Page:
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Grow a new head? Or tail? Flatworms can, if right gene is tweaked

July 25, 2013|By Melissa Pandika
  • A series of experiments revealed that one of the keys to regeneration in flatworms is to block a specific gene that makes head growth a one-time thing. Silencing the gene caused a head to regenerate from tail fragments in species that normally can't regrow heads, as shown in this photo.
A series of experiments revealed that one of the keys to regeneration in… (James Sikes )

If you’ve spent any time in the dirt, you might have seen firsthand that earthworms and snails squirm through life just fine after losing their heads – they simply grow a new one.

What is their secret for regenerating? One of the keys is to block a specific gene that makes head growth a one-time thing. Scientists discovered this in a series of experiments published Wednesday by the journal Nature.

The trick worked so well that scientists surprised themselves by growing worms with heads on both ends. And by ramping up the gene instead of silencing it, they grew worms with two tails and no heads.

The flatworms that scientists typically study, Dugesia, can grow an entire new individual from any body fragment. Other flatworms can do this, but only from certain body regions. 

Three different research groups examined regeneration-deficient flatworms.  They sequenced RNA -- a molecule similar to DNA -- from their tail fragments and compared the genes to those from body regions that could regenerate heads. Then the scientists combed through the data in search of genes that behaved differently in regeneration-deficient versus regeneration-proficient tissues.

Searching for the differences that mattered was like finding “a needle in a haystack,” said James Sikes, a cell developmental biologist at the University of San Francisco who led one of the studies.  “We got thousands of genes that were different.”

The researchers observed the most striking differences in genes involved in the Wnt molecular signaling pathway, which is involved in embryonic development. In the worms, they found that the genes were more active in tissues with a limited ability to regrow heads. This led the study authors to hypothesize that they could switch on a worm’s head-regrowing ability by reducing Wnt signaling. That, in turn, could be done by blocking a gene that encodes a protein called beta-catenin.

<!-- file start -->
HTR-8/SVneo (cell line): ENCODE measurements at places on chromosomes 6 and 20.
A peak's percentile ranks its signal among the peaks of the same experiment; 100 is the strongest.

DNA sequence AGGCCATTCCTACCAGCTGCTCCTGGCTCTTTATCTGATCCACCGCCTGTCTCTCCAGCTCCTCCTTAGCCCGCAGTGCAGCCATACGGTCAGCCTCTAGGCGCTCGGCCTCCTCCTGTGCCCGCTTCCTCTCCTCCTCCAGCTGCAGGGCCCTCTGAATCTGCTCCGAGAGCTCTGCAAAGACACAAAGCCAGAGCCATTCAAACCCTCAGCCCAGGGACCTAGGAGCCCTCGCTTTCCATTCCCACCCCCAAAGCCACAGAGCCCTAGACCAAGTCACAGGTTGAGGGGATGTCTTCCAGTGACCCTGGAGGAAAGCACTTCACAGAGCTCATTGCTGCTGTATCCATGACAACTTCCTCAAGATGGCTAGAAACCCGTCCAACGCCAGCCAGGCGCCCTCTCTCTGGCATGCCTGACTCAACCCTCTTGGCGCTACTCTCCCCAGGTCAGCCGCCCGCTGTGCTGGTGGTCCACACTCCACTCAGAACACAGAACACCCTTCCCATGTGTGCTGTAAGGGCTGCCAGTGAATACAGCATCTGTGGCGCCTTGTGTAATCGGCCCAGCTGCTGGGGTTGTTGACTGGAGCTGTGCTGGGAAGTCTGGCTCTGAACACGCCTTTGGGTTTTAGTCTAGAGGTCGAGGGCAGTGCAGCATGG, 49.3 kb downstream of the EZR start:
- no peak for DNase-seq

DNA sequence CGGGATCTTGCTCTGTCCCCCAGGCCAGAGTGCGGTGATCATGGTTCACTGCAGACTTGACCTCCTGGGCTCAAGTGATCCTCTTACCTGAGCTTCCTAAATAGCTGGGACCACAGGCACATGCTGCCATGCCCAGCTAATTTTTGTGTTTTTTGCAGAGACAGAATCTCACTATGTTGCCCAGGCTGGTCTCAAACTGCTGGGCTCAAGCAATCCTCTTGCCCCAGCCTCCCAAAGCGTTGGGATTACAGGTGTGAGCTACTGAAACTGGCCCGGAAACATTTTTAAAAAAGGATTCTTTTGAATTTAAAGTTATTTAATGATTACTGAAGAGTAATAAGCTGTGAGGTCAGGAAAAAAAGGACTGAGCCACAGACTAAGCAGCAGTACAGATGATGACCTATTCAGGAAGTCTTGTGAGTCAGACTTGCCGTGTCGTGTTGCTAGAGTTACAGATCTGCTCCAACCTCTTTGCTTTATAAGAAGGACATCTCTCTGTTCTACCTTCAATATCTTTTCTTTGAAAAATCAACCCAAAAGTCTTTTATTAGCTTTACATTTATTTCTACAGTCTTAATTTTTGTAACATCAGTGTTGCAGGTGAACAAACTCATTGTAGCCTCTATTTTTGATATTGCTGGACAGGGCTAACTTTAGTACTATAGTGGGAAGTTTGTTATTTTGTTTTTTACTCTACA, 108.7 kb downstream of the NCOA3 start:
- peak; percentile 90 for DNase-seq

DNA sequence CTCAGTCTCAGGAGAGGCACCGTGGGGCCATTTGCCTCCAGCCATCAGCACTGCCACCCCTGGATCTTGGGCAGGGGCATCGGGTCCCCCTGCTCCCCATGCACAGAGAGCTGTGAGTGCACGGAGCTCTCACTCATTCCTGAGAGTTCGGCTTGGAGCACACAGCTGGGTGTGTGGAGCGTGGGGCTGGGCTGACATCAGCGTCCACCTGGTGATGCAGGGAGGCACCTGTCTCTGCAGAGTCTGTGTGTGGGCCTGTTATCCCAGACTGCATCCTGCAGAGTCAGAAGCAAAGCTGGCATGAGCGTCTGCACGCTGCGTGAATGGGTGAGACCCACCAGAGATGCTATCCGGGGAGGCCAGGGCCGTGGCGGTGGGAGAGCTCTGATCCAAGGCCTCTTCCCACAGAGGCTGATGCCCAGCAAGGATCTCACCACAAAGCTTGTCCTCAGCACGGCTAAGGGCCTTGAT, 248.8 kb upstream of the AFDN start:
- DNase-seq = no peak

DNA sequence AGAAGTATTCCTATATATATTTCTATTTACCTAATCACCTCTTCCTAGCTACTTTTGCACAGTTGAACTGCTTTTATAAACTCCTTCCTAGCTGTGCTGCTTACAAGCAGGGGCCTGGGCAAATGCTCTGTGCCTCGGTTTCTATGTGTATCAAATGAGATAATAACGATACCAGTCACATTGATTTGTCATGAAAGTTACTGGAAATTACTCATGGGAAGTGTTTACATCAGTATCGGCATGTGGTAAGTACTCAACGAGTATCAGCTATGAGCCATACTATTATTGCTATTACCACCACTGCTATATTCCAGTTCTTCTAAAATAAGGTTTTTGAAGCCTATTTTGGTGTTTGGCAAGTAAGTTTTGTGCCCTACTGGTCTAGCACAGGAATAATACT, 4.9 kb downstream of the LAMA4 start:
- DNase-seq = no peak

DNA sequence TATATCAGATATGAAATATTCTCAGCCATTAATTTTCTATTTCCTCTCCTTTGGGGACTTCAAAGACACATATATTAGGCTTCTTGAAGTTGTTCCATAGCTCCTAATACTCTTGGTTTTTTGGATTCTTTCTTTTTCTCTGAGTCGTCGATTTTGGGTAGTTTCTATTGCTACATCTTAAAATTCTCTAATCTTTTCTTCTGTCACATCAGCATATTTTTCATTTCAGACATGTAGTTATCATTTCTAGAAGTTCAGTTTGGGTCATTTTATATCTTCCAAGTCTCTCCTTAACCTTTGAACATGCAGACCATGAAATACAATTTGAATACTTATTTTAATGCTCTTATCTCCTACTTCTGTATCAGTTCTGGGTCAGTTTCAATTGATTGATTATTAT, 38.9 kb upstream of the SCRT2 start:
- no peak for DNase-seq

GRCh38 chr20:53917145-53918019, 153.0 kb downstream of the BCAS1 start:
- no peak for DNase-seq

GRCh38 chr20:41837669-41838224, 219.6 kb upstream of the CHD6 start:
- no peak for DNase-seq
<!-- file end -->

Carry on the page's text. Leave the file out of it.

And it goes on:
Sure enough, silencing beta-catenin in decapitated worms caused a head to emerge from tail fragments. It also caused a head to grow from back-facing wounds—where a tail would normally grow—resulting in two-headed animals.

In contrast, turning up beta-catenin caused worms with forward-facing wounds to grow tails instead of heads, giving rise to two-tailed individuals. 

The new heads housed normal brains and photoreceptors, or “eyes.” Like normal flatworms, animals with regrown heads also showed sensitivity to light and regained the ability to feed.

Sikes said he was amazed that by tinkering with a single gene, he and his colleagues were able to restore an ability a flatworm species had lost millions of years ago.

When he first observed a head developing from a tail fragment in the lab, he was shocked.

“I called the entire lab,” he said. “I asked them, ‘Does it look like the head?’  This worm hasn’t regenerated a head in 3 million years, and here it’s doing it.”

Why some flatworm species lost their ability to regenerate body parts remains uncertain. Since flatworms resorb their reproductive organs when they suffer amputation, Sikes suspects that evolution weeded out regeneration in some species to maximize reproduction.

The mechanisms behind regeneration in flatworms have puzzled biologists for more than a century, said Peter Reddien, a geneticist at MIT’s Whitehead Institute for Biomedical Research, who was not involved in the studies. However, developments in gene sequencing and gene silencing techniques over the last 15 years have allowed scientists to understand how the phenomenon works at a molecular level. 

The Wnt pathway could “hold the key” for unlocking latent regenerative potential in other primitive animals, Sikes said.

“If we tweak the right genes, there are  huge implications for other organisms that can’t regenerate,” he said. For these animals, perhaps “the program is there but it’s a matter of finding the switch that could turn it back on.”

Though the Wnt pathway also plays a major role in the cellular processes of vertebrates, including humans, Sikes believes that recovering regenerative abilities in these more complex organisms will involve manipulation of multiple pathways. Human regeneration “is not happening tomorrow,” he said.

Still, the findings “do give hope to regenerative medicine,” he said.  “It kind of gives me goosebumps.”

Return to Science Now.

melissa.pandika@latimes.com

Twitter: @mmpandika

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